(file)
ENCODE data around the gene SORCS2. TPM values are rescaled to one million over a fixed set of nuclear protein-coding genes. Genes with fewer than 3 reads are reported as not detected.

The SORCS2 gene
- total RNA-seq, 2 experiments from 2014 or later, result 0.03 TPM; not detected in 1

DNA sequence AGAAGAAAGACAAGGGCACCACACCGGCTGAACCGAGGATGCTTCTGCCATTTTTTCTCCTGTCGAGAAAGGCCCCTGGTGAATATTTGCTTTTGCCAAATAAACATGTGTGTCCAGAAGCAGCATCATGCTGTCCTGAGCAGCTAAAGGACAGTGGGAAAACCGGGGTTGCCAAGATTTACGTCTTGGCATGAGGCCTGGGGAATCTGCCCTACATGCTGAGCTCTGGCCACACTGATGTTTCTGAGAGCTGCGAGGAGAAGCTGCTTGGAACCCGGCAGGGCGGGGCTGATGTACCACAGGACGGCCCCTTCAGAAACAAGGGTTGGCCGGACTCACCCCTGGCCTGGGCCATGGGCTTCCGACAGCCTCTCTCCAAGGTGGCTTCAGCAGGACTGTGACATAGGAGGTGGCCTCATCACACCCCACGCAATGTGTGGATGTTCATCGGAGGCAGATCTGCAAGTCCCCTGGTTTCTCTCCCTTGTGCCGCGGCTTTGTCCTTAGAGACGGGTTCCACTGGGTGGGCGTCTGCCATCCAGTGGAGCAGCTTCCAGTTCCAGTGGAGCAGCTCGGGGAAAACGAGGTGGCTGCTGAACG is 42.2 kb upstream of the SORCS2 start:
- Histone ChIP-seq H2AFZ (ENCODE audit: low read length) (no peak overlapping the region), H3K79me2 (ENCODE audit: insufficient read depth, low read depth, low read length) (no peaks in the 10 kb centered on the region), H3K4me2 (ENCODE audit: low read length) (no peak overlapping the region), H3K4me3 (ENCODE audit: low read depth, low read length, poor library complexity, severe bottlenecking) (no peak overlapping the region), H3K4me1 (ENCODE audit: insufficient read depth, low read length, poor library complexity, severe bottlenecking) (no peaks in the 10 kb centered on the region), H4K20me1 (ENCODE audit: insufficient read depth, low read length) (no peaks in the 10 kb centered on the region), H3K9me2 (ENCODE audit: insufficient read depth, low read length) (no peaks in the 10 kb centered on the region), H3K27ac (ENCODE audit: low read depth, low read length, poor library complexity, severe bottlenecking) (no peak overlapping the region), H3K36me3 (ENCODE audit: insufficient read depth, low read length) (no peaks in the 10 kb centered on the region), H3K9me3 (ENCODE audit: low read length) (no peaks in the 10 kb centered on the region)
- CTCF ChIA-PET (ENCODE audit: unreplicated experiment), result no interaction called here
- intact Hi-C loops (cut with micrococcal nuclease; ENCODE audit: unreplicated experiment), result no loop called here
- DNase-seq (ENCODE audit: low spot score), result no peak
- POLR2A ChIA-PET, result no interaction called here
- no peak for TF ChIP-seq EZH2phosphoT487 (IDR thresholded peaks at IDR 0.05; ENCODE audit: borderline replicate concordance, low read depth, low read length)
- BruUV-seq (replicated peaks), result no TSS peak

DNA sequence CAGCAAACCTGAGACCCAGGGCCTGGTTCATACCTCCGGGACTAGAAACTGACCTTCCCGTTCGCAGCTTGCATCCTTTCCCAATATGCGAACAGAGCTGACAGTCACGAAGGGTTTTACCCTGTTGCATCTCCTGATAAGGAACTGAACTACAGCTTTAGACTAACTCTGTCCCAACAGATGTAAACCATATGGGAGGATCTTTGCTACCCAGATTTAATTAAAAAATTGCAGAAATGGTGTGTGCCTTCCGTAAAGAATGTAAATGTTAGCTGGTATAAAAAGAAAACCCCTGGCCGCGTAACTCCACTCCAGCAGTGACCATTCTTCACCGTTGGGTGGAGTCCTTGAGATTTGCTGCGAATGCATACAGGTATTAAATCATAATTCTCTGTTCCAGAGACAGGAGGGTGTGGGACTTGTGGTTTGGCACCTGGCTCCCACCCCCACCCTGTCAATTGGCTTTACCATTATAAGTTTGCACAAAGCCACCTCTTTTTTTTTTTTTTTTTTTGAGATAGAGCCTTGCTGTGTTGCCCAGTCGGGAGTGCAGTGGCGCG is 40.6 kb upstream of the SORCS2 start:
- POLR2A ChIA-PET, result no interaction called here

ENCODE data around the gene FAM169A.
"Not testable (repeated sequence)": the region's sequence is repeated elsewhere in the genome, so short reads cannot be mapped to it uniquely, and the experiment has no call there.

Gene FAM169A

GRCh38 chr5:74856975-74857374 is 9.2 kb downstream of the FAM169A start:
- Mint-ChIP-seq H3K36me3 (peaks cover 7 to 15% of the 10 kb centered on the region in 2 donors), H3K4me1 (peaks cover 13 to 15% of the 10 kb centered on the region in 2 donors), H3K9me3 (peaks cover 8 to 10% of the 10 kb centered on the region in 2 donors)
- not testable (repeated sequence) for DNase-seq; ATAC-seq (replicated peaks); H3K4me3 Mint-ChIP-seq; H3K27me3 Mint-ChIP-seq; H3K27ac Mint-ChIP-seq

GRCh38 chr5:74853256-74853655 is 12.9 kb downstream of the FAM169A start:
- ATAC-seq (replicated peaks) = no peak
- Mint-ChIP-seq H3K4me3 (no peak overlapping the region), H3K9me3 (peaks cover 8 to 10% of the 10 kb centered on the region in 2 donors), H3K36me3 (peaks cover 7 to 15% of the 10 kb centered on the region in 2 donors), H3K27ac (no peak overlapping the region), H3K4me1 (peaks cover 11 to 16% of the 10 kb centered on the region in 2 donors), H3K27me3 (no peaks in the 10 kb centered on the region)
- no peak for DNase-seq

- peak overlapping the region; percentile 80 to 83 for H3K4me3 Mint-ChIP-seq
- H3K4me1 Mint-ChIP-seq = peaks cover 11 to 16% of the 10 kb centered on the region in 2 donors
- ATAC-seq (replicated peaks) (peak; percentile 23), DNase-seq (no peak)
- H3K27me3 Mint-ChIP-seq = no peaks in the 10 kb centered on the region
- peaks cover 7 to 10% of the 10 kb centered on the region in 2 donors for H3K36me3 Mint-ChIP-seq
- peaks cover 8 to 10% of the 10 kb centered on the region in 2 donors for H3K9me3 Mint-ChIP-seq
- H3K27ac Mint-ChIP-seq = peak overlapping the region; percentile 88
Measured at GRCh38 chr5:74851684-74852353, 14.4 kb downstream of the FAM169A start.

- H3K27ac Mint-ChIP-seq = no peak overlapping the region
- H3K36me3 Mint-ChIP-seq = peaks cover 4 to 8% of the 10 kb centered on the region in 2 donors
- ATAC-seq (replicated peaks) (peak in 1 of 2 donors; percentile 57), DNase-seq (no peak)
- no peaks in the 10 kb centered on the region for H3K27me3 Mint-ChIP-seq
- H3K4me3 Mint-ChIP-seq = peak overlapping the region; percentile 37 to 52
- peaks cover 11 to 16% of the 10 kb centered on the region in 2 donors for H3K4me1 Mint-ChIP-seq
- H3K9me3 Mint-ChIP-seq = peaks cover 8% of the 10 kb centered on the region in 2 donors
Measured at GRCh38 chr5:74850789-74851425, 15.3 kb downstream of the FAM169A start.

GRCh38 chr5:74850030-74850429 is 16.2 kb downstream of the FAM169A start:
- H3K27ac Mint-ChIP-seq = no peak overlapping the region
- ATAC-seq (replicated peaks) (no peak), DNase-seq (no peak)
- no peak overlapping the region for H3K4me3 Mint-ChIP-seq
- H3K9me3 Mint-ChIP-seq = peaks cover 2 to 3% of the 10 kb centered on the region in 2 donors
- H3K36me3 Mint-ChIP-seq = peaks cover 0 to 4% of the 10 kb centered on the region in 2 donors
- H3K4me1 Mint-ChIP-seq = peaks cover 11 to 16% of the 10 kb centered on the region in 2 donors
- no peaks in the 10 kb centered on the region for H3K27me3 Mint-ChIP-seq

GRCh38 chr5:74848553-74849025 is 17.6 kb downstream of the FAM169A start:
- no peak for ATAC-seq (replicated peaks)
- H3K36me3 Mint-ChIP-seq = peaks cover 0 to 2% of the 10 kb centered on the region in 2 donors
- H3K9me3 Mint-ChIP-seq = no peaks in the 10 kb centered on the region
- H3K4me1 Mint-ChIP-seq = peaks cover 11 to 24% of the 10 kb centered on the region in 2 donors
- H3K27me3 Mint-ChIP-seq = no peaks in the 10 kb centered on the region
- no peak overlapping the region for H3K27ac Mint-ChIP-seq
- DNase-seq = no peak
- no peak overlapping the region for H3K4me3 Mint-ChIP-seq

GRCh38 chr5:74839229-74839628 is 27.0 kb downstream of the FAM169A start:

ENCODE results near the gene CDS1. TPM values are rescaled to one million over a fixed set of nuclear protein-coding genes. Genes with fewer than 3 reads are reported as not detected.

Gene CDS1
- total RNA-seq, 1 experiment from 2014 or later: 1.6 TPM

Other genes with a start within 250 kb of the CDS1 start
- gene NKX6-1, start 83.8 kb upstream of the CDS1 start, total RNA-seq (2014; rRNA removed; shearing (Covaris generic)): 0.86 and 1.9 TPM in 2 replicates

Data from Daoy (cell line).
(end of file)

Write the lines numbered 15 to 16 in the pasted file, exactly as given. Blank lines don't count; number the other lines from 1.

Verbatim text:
"Not testable (repeated sequence)": the region's sequence is repeated elsewhere in the genome, so short reads cannot be mapped to it uniquely, and the experiment has no call there.

Gene FAM169A